Teresa A. Martin, one of the co-founders of Project Cool, shares information about contract work and creating a team oriented company in this interview.
<WR>As a freelance web designer, how do you begin to work on a contract basis?
What are the pluses to working on contract? The pluses for working within a company as an employee?
Also, it helps to understand what contracting is like. You get to work on
lots of different project but you'll seldom take any project from beginning
to end. Other people are likely to take your work and adapt it after your
time is done. You won't have the on-going support of a group of co-workers;
often you'll do most of your work in your home office. You won't have a path
for growth or the chance to take on different tasks within the same
environment. Contracting is great for some people but for others it is a
personality mis-match. So take a little time to know yourself and decide
which environment is a better match for your workstyle and personality.
A few notes about contracting ...
It is a great way to get a wide range of experience, to have freedom in your
own schedule, and to try different environments.
But there are also some downsides and some situations of which you'll need
to be careful --
<WR>How did you come up with the concept of Project Cool?
Project Cool -- http://www.projectcool.com -- launched on January 1, 1996. Glenn
Davis and I co-founded the company because there was a clear need for a
place where people of all skill levels could go to find easy-to-understand
information about different web technologies. Glenn was the first web critic
and had been getting literally hundreds of emails a day asking "how do I do
Project Cool now has about 3.5 million page views per month. Our forums and
mailing lists connect web builders of many different skill levels. We have
material for people who are just beginning to build their very first page as
XML. We joke that there no "geek-speak" here -- that is, we present
technical information as straightforwardly as possible.
How do you go about hiring employees? What skillset do you search for?
Tell me about the teamwork and atmosphere you have at Project Cool.
We are very tightly staffed. It is difficult to find the right people. We
don't have a deep-pocketed investor backing us, so we can't offer huge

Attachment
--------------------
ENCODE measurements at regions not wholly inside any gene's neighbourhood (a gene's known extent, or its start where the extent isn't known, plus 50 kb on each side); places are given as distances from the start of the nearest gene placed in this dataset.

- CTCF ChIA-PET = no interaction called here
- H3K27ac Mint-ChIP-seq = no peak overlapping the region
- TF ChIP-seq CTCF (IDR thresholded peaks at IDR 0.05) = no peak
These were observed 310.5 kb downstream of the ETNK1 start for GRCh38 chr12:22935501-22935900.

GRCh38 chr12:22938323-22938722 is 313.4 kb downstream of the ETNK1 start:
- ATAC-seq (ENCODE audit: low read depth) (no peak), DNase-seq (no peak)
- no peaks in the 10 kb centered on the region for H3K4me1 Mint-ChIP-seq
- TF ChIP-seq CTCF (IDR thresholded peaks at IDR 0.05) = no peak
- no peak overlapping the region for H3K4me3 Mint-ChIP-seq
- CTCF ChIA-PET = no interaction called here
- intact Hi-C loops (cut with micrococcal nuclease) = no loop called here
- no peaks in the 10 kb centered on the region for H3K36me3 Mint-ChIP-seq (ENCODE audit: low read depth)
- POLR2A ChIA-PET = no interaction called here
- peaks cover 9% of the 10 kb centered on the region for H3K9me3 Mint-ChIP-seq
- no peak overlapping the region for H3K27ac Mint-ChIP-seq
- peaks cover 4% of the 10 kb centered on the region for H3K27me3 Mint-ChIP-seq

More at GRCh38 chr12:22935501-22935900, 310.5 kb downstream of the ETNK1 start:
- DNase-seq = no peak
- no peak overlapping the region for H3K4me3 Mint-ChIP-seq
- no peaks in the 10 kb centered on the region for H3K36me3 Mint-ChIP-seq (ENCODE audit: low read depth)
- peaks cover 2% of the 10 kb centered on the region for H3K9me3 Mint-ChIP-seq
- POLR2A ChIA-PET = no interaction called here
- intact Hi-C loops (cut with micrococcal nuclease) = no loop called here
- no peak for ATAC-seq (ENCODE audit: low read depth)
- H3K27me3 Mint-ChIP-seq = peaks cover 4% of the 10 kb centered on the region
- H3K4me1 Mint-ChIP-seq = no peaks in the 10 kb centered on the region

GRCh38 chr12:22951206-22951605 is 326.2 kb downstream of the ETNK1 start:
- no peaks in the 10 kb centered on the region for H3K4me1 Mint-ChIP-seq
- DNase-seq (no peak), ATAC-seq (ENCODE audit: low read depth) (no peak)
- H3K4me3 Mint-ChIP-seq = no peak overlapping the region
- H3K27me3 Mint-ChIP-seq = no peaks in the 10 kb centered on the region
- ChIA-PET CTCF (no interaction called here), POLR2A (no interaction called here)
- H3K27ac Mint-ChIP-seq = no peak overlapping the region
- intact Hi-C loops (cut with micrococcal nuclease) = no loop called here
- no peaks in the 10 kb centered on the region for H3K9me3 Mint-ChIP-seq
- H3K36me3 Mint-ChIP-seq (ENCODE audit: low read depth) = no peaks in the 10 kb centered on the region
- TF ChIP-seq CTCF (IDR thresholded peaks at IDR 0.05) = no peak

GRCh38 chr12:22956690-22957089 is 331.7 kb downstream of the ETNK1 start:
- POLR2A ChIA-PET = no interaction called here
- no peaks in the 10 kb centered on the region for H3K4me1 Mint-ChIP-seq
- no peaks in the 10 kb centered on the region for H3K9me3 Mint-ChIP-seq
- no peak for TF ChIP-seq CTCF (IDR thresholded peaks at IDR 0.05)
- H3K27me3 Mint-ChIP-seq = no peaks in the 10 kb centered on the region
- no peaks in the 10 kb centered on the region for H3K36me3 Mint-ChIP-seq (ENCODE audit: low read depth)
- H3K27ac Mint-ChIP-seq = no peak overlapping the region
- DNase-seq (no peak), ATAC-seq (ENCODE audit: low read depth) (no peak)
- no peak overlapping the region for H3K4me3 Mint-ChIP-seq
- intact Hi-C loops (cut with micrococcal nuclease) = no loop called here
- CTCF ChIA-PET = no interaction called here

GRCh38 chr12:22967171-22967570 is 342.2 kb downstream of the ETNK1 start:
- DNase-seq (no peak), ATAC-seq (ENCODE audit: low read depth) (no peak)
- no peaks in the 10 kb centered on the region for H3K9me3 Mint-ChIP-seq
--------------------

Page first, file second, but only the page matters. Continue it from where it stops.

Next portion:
salaries and we need to be able to cost-justify everyone we hire.
(BTW, I find that a lot of people have read too many popular press reports
and have very unrealistic expectations about what they are worth given their
skillsets. In the past few years, lots of people have learned to code HTML
and create basic web pages. There's a lot of work, but it is fairly
entry-level work. In 1996 someone who knew HTML could command a lot of
money, but that's not true any more. HTML is the bare minimum.)
When I'm hiring I look for people with potential more than specific
experience. I look to see what the person's personal website is like -- a
personal website is a place to really show off one's skills and looking at
the work and how it was done tells me a lot about the person's ability.
I also look for people who are comfortable within a small company. Many
people, when it comes right down to it, really want to be in an environment
with support staff, nice offices, etc. So cultural fit is very important.
Because we're a small company, people really need to work together. And to
be willing to do a lot of different things. And to be willing and able to
teach each other. We have a fairly flexible environment; people can set
their own schedules as long as work gets done and they are able to work with
each other to reach the goals and there is a minimum of very direct
supervision and a lot of mutual trust.
<WR>What is most
satisfying to you in the creation of an excellent site such as Project Cool? What was your vision
for Project Cool, and has it exceeded your expectations for the company?
We started out to create a web-based publishing company. It has been a
struggle -- there is not much capital available for content-based companies
and we've basically done this off my credit cards and a very small amount of
invested money. But it has also been very rewarding. In January 1996, a few
hundred people came to the site. Today hundreds of thousands of individuals
visit each month. I have had people come up to me at events and say things
like "I used to be a waitress and then I learned about the web from Project
Cool and this week I got my first web job." So I know that what we're doing
is making a difference and that's a wonderful thing.
<WR>What are the most exciting inovations you see happening with web design and
the web itself?
One of the most exciting things is the growing number of people who have
voices on the web. I sometimes fear that the web will be taken over by
mega-corporate interests, the same people who feed you television shows and
other mass media products, and who sell you soap and toothpaste and cars. If
that happens, then something very special is lost. But I am heartened every
time I see a new face trying to do something interesting and innovative.
they let us do more with our sites, to create better reader experiences.